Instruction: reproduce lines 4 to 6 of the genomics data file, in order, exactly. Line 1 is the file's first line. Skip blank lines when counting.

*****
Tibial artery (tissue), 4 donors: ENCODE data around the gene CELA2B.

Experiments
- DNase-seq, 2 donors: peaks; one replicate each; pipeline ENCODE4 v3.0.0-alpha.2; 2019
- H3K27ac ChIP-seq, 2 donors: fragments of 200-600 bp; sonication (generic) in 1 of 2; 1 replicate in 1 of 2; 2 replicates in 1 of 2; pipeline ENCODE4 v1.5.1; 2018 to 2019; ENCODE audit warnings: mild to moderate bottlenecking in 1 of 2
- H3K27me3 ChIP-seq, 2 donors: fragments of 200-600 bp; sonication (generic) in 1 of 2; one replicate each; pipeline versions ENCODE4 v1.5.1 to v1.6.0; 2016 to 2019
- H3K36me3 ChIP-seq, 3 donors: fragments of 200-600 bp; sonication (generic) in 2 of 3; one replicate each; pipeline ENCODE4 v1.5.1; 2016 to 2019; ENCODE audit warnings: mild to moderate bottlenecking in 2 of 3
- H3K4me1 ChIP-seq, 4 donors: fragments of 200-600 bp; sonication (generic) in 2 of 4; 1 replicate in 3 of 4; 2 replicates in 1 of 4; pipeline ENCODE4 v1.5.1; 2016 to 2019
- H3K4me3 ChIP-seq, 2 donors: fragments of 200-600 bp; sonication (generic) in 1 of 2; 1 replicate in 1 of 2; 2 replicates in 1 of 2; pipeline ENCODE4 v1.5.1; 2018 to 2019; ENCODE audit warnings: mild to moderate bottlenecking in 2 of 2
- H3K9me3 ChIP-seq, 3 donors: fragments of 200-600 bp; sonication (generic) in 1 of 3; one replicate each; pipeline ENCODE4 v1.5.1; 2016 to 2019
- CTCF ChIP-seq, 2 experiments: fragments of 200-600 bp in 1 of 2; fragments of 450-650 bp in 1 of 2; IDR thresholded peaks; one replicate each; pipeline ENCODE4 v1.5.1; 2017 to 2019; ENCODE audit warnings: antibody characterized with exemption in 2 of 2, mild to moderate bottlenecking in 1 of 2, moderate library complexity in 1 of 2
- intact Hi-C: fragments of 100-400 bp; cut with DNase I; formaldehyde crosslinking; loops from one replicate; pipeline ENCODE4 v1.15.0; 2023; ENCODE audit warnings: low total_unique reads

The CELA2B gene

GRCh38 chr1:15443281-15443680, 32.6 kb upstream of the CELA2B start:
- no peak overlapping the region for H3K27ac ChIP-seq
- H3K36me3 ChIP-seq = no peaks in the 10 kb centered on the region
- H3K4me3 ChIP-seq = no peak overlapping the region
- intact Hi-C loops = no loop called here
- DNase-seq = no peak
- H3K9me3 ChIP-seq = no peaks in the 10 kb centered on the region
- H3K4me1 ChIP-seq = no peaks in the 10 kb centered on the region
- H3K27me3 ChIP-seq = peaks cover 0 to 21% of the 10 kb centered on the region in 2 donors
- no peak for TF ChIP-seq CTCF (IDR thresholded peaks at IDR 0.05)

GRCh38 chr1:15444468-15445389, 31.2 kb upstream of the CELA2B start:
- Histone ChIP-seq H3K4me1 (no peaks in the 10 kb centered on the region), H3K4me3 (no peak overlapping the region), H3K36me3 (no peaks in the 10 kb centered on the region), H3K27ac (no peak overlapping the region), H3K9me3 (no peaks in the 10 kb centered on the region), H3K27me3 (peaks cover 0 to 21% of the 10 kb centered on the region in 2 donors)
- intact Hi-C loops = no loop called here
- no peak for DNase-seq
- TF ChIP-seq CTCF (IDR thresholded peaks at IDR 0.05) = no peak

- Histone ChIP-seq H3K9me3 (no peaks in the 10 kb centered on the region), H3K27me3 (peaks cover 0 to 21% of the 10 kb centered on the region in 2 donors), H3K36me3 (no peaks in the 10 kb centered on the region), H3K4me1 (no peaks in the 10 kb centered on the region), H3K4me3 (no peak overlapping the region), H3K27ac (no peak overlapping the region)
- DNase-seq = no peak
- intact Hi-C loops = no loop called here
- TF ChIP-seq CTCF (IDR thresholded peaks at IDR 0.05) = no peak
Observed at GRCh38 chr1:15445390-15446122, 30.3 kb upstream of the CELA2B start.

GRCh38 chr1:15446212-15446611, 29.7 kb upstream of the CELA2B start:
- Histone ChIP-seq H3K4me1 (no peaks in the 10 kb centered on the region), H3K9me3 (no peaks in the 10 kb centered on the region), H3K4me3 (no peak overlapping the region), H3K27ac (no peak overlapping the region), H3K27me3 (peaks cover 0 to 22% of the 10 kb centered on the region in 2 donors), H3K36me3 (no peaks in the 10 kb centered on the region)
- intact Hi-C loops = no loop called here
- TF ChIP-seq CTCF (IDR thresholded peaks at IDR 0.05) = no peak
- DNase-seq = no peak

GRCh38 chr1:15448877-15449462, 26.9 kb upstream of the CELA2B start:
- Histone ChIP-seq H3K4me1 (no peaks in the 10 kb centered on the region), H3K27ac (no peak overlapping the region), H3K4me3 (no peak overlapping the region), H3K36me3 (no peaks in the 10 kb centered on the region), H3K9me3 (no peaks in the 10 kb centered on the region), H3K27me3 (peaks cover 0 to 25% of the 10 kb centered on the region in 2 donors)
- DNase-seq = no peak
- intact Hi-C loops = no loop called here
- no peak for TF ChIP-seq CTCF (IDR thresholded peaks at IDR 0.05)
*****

- H3K27ac ChIP-seq, 2 donors: fragments of 200-600 bp; sonication (generic) in 1 of 2; 1 replicate in 1 of 2; 2 replicates in 1 of 2; pipeline ENCODE4 v1.5.1; 2018 to 2019; ENCODE audit warnings: mild to moderate bottlenecking in 1 of 2
- H3K27me3 ChIP-seq, 2 donors: fragments of 200-600 bp; sonication (generic) in 1 of 2; one replicate each; pipeline versions ENCODE4 v1.5.1 to v1.6.0; 2016 to 2019
- H3K36me3 ChIP-seq, 3 donors: fragments of 200-600 bp; sonication (generic) in 2 of 3; one replicate each; pipeline ENCODE4 v1.5.1; 2016 to 2019; ENCODE audit warnings: mild to moderate bottlenecking in 2 of 3